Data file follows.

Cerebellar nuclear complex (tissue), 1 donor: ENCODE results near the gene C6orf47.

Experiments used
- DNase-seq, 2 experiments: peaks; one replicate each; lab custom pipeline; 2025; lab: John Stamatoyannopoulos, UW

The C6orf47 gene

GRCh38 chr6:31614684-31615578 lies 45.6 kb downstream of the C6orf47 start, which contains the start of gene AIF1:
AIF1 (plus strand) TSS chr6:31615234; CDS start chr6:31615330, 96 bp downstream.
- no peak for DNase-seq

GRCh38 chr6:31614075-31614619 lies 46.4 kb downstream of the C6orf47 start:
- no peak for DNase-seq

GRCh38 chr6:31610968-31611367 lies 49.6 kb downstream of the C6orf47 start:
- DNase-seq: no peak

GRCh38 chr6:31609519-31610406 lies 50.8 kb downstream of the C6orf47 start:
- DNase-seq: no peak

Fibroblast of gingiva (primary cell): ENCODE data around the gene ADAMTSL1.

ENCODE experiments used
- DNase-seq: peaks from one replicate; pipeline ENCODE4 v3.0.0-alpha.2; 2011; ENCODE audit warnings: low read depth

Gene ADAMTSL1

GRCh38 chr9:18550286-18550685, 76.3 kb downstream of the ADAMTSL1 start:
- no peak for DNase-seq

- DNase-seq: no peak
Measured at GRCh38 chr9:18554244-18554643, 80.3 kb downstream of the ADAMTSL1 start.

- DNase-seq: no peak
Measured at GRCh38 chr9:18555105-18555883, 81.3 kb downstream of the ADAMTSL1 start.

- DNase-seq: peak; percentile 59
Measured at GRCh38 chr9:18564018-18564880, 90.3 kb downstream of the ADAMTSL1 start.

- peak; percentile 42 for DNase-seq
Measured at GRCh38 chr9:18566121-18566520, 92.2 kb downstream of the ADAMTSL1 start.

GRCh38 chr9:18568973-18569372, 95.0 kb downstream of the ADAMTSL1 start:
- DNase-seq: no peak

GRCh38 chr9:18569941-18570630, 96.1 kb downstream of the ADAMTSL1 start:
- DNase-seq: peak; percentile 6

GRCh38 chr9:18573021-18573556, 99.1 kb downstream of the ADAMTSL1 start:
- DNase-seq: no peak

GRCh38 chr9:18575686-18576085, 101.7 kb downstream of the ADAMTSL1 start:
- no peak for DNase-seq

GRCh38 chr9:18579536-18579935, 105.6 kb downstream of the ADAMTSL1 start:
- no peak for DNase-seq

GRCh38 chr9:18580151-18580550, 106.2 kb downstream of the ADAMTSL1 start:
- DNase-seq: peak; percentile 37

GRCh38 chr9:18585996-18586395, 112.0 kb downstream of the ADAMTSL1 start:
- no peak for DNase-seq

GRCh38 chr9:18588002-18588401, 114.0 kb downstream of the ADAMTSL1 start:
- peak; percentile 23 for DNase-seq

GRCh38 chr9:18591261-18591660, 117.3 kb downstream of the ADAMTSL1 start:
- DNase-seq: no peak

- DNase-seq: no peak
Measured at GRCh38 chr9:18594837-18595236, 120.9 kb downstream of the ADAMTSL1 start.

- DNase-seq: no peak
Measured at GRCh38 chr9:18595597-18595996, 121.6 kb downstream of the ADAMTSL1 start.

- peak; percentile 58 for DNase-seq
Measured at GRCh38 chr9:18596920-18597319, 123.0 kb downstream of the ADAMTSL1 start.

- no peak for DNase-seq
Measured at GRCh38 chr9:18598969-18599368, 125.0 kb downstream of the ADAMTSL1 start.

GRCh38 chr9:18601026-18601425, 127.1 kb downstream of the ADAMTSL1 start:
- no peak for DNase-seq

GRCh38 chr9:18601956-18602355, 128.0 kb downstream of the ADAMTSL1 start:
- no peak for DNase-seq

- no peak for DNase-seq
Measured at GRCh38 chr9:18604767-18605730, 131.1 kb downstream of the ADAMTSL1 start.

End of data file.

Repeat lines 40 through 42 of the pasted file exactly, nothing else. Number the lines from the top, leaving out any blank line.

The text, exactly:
GRCh38 chr9:18585996-18586395, 112.0 kb downstream of the ADAMTSL1 start:
- no peak for DNase-seq

GRCh38 chr9:18588002-18588401, 114.0 kb downstream of the ADAMTSL1 start: